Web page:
Last stop of the night was the Balmoral, a shi-shi bar around the corner where bassist Jean-Felix Mailloux was playing an intriguing set of original compositions in a duo with Guillaume Bourque on clarinet and bass clarinet. Mailloux’ background in gypsy jazz was obvious, but his influences extend to both klezmer and third stream sounds. One of the bass/bass clarinet numbers was a clinic in the kind of interesting things that can be done with a minor mode and a simple three-note descending progression; another paced along with moody tango ambience; another plaintively alluded to Erik Satie. Mailloux alternated between melody, pulse and pure rhythm, tapping out the beat on the body of the bass as Bourque circled with an intensity that ranged from murky to acerbic.

And despite the rain, the festival atmosphere was shockingly convivial (at least from a New Yorker’s perspective). A high school girl working security sheepishly asked one of us to open up a purse (cans, bottles and dogs are verboten) instead of giving us New York Central Park rent-a-pig attitude; beer vendors wandered throughout the crowd, as if at a hockey game. Although there was a tourist element, the occasional gaggle of fratboys or douchettes in tiaras and heels lingering on the fringes, this was overwhelmingly a laid-back, polyglot local crowd, not a lot of English being spoken other than the occasional song lyric. It’s hard to imagine a better way to kick off a vacation than this.

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June 26, 2011 Posted by | concert, jazz, Live Events, Music, music, concert, review, Reviews, ska music | , , , , , , , , , , , , , , , , , , , , , , , , , , , , , , , , | Leave a comment

Album of the Day 6/26/11

Today is Day Two of the Montreal Jazz Festival and the core crew here is taking it in: details soon. In the meantime, as we do every day, our 1000 best albums of all time countdown continues all the way to #1. Sunday’s album is #583:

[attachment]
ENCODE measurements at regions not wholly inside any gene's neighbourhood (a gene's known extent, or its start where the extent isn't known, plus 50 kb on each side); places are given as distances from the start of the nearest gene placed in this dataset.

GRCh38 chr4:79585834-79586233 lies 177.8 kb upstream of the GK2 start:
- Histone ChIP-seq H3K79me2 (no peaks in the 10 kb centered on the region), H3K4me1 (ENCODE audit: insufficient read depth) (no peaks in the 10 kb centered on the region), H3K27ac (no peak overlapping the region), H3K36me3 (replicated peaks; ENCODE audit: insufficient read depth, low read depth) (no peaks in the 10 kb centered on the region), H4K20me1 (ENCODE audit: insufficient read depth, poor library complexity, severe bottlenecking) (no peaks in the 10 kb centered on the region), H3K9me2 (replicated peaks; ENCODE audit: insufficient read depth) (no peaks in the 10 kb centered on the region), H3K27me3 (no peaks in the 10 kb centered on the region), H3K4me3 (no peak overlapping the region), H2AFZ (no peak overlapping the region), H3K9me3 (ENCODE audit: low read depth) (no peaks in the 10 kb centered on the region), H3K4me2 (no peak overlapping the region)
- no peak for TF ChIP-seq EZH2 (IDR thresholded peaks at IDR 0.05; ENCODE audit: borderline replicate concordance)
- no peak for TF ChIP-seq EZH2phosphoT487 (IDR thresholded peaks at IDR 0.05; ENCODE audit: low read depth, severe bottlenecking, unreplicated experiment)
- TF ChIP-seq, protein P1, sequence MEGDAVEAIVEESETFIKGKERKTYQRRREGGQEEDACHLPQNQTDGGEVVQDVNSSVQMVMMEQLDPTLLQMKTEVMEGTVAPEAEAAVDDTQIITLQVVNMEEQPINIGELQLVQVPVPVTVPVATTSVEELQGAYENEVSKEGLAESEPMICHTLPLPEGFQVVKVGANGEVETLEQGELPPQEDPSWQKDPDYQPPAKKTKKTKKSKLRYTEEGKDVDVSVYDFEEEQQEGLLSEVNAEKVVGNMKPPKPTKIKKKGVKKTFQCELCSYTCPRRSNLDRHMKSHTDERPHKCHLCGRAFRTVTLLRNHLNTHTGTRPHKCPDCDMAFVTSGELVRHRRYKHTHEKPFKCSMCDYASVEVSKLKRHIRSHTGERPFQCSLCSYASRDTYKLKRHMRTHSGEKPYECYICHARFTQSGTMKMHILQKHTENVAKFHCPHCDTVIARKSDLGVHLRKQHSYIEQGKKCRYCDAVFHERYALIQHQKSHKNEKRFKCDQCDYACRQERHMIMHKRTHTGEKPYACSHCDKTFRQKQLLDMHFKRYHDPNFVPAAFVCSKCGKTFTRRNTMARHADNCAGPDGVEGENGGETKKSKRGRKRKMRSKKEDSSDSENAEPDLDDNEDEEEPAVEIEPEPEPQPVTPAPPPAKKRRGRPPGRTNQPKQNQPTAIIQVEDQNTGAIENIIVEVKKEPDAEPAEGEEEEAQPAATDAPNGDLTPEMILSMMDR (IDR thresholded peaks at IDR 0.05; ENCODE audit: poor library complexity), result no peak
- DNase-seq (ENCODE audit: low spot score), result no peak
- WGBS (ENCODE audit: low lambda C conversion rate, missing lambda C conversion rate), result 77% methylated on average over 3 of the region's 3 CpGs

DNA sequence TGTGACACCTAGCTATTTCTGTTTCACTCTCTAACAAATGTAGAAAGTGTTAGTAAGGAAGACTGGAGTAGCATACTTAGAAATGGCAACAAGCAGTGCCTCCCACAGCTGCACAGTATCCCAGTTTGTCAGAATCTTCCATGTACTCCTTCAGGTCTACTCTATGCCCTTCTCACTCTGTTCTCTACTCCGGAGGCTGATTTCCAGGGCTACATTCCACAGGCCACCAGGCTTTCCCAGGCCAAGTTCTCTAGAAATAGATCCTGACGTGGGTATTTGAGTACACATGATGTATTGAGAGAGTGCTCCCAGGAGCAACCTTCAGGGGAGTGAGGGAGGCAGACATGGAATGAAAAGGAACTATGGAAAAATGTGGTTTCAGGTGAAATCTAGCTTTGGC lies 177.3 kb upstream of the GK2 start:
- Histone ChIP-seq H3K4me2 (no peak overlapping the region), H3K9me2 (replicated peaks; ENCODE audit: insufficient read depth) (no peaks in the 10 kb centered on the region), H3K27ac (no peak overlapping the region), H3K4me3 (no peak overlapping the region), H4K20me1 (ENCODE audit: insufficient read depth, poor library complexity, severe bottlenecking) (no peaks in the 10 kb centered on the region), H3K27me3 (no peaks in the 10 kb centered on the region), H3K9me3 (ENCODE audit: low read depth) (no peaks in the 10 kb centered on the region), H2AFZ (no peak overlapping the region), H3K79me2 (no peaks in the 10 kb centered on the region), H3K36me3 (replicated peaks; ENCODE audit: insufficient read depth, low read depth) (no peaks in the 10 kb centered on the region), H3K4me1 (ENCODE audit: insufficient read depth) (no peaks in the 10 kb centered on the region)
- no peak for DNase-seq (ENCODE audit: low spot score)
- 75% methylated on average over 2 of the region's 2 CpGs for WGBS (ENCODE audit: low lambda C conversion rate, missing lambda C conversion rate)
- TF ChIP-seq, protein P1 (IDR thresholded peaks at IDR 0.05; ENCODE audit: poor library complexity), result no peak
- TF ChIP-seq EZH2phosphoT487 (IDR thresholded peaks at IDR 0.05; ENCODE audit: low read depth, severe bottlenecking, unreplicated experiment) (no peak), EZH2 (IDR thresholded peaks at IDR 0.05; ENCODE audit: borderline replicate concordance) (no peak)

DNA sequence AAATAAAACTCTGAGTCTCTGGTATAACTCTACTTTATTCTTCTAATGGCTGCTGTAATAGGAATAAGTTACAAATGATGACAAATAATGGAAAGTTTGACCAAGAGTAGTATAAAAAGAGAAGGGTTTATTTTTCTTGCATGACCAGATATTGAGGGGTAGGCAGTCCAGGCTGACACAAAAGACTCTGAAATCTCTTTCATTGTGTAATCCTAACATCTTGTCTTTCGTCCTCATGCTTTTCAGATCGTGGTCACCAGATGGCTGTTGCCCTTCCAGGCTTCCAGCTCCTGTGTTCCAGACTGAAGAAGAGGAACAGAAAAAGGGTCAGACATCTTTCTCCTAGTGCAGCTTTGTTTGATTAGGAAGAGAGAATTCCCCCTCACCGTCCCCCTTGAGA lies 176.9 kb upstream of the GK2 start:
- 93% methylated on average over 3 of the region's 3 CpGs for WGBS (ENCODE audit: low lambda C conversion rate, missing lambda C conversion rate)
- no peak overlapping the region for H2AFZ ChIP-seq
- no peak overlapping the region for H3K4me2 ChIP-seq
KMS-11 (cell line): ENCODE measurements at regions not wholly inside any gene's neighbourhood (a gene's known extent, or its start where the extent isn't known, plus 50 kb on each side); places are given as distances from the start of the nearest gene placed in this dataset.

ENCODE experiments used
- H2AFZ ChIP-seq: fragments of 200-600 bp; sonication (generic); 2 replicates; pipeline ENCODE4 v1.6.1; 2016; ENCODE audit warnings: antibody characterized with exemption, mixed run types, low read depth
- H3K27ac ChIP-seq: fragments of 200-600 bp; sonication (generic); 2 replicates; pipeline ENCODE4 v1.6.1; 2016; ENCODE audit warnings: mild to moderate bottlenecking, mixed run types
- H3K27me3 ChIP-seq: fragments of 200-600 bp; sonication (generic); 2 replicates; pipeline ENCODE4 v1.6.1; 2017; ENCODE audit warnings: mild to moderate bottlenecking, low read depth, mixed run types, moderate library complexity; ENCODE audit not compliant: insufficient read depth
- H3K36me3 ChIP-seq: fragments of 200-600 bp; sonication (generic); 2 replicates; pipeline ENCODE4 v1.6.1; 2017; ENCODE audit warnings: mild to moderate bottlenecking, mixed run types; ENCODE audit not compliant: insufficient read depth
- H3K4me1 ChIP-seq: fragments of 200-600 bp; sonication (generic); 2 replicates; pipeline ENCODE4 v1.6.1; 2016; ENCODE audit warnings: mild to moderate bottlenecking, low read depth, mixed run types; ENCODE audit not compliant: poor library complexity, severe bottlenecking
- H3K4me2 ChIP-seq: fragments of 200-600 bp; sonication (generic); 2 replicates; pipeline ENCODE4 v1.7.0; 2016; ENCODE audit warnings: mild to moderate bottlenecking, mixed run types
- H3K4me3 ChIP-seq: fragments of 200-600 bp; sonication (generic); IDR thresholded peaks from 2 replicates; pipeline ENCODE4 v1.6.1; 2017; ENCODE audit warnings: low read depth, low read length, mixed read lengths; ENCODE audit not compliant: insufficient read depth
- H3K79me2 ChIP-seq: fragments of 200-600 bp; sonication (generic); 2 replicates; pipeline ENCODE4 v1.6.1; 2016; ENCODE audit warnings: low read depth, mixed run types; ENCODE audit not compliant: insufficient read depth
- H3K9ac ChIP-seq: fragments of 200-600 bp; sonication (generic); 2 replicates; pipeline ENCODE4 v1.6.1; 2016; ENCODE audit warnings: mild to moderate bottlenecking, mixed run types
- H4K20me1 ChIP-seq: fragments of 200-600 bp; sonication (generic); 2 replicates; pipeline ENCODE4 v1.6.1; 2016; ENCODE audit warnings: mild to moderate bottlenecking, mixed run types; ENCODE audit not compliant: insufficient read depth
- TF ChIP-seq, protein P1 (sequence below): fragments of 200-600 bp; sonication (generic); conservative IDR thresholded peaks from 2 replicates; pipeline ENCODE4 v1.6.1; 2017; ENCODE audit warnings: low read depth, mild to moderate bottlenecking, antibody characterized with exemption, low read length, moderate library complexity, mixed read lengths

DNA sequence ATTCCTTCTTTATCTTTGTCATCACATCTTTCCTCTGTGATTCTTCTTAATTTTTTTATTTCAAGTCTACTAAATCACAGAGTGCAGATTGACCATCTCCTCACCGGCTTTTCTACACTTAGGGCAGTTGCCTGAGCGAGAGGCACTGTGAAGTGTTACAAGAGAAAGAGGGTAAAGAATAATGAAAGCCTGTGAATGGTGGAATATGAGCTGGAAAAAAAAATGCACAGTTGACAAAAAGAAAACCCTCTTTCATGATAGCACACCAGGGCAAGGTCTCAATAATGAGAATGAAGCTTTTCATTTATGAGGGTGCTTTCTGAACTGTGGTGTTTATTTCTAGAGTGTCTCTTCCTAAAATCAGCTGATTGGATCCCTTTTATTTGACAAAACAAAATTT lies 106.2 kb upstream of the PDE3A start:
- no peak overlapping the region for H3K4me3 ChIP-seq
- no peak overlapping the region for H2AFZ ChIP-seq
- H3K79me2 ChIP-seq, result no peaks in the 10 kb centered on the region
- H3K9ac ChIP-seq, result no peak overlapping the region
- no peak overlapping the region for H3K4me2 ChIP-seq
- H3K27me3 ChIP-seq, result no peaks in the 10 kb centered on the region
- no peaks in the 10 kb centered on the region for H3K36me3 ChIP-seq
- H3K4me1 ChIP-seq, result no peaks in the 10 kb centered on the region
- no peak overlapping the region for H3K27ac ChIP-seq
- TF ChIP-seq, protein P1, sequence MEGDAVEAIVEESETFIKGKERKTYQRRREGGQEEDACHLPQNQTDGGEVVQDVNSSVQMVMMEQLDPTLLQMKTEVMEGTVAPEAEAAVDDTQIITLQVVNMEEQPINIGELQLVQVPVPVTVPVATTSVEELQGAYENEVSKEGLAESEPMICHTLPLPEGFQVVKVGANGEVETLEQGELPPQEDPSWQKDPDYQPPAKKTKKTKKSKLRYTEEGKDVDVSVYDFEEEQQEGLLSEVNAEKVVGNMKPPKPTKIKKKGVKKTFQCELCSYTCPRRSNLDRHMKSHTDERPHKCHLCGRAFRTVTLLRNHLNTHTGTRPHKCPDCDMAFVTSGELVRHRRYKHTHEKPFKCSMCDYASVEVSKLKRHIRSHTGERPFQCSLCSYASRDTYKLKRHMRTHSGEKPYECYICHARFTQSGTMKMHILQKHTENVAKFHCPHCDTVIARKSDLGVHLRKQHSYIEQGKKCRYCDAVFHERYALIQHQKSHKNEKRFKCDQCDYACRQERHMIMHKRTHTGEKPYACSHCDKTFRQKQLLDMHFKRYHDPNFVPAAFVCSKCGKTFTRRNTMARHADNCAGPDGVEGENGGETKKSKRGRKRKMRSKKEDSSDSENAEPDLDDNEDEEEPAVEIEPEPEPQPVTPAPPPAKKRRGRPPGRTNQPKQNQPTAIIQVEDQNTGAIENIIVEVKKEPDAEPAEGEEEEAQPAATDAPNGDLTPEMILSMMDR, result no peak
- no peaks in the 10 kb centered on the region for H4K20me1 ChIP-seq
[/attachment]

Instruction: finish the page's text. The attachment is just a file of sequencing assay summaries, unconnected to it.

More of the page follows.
Marty Willson-Piper – Nightjar

The preeminent twelve-string guitarist of our time, Marty Willson-Piper is also a powerful and eclectic lyrical rock songwriter, much like Steve Kilbey, his bandmate in legendary Australian art-rockers the Church. This 2009 masterpiece is every bit as good as any of his albums with that band. Willson-Piper proves as adept at period-perfect mid-60s Bakersfield country (the wistful A Game for Losers and the stern The Love You Never Had) as he is at towering, intense, swirlingly orchestrated anthems like No One There. The album’s centerpiece, The Sniper, is one of the latter, a bitter contemplation of whether murder is ever justifiable (in this case, there’s a tyrant in the crosshairs). There’s also the early 70s style Britfolk of Lullaby for the Lonely; the casually and savagely hilarious eco-anthem More Is Less; the even more brutally funny Feed Your Mind; the blistering, sardonic rocker High Down Below;and the vividly elegaic Song for Victor Jara. Here’s a random torrent; the cd is still available from Second Motion.

June 26, 2011 Posted by | lists, Music, music, concert, rock music | , , , , , , , , , , , , , , , , , , , , , , , , , , , , , , , , , , , , , , , , , , | Leave a comment